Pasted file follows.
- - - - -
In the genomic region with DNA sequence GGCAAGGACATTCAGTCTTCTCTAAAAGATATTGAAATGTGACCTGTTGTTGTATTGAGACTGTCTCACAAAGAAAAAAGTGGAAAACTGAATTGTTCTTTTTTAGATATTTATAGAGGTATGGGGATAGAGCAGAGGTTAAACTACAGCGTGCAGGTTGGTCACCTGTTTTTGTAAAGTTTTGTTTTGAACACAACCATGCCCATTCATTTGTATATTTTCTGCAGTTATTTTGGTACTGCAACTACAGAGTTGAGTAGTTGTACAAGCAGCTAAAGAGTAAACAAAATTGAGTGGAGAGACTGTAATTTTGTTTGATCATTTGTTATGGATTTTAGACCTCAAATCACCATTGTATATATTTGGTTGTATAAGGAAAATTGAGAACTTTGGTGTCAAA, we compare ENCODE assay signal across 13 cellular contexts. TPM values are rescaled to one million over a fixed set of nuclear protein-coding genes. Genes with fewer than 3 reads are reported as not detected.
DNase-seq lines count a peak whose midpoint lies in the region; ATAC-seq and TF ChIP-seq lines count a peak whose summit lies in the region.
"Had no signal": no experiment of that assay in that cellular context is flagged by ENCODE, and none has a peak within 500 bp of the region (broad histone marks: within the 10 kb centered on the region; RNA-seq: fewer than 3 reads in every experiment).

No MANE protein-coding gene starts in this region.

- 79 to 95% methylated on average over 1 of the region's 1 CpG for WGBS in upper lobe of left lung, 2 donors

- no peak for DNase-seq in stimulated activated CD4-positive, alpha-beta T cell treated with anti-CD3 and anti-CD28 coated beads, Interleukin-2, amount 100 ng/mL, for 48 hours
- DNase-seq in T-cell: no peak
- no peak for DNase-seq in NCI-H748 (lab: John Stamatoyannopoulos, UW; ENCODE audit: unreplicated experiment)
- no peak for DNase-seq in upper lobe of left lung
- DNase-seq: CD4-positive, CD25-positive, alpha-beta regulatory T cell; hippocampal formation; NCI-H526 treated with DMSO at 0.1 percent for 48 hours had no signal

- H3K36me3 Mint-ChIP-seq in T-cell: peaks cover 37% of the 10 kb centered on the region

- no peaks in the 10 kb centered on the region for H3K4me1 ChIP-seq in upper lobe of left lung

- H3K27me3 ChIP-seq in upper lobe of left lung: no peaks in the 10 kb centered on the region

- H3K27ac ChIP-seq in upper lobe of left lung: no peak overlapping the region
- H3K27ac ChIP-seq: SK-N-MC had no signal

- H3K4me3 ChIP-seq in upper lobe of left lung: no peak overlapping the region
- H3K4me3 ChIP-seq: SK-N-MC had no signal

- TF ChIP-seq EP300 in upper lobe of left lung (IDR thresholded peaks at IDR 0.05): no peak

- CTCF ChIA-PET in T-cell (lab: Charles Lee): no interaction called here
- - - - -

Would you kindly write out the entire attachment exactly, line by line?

In the genomic region with DNA sequence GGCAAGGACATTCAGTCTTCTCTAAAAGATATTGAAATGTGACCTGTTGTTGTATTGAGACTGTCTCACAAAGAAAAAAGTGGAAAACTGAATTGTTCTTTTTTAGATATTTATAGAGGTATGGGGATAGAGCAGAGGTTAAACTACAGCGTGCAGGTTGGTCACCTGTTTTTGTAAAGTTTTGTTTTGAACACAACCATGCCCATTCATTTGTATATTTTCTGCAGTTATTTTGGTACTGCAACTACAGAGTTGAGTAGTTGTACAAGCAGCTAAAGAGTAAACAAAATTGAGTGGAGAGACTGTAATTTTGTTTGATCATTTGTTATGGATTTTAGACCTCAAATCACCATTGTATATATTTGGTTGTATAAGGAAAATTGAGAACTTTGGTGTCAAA, we compare ENCODE assay signal across 13 cellular contexts. TPM values are rescaled to one million over a fixed set of nuclear protein-coding genes. Genes with fewer than 3 reads are reported as not detected.
DNase-seq lines count a peak whose midpoint lies in the region; ATAC-seq and TF ChIP-seq lines count a peak whose summit lies in the region.
"Had no signal": no experiment of that assay in that cellular context is flagged by ENCODE, and none has a peak within 500 bp of the region (broad histone marks: within the 10 kb centered on the region; RNA-seq: fewer than 3 reads in every experiment).

No MANE protein-coding gene starts in this region.

- 79 to 95% methylated on average over 1 of the region's 1 CpG for WGBS in upper lobe of left lung, 2 donors

- no peak for DNase-seq in stimulated activated CD4-positive, alpha-beta T cell treated with anti-CD3 and anti-CD28 coated beads, Interleukin-2, amount 100 ng/mL, for 48 hours
- DNase-seq in T-cell: no peak
- no peak for DNase-seq in NCI-H748 (lab: John Stamatoyannopoulos, UW; ENCODE audit: unreplicated experiment)
- no peak for DNase-seq in upper lobe of left lung
- DNase-seq: CD4-positive, CD25-positive, alpha-beta regulatory T cell; hippocampal formation; NCI-H526 treated with DMSO at 0.1 percent for 48 hours had no signal

- H3K36me3 Mint-ChIP-seq in T-cell: peaks cover 37% of the 10 kb centered on the region

- no peaks in the 10 kb centered on the region for H3K4me1 ChIP-seq in upper lobe of left lung

- H3K27me3 ChIP-seq in upper lobe of left lung: no peaks in the 10 kb centered on the region

- H3K27ac ChIP-seq in upper lobe of left lung: no peak overlapping the region
- H3K27ac ChIP-seq: SK-N-MC had no signal

- H3K4me3 ChIP-seq in upper lobe of left lung: no peak overlapping the region
- H3K4me3 ChIP-seq: SK-N-MC had no signal

- TF ChIP-seq EP300 in upper lobe of left lung (IDR thresholded peaks at IDR 0.05): no peak

- CTCF ChIA-PET in T-cell (lab: Charles Lee): no interaction called here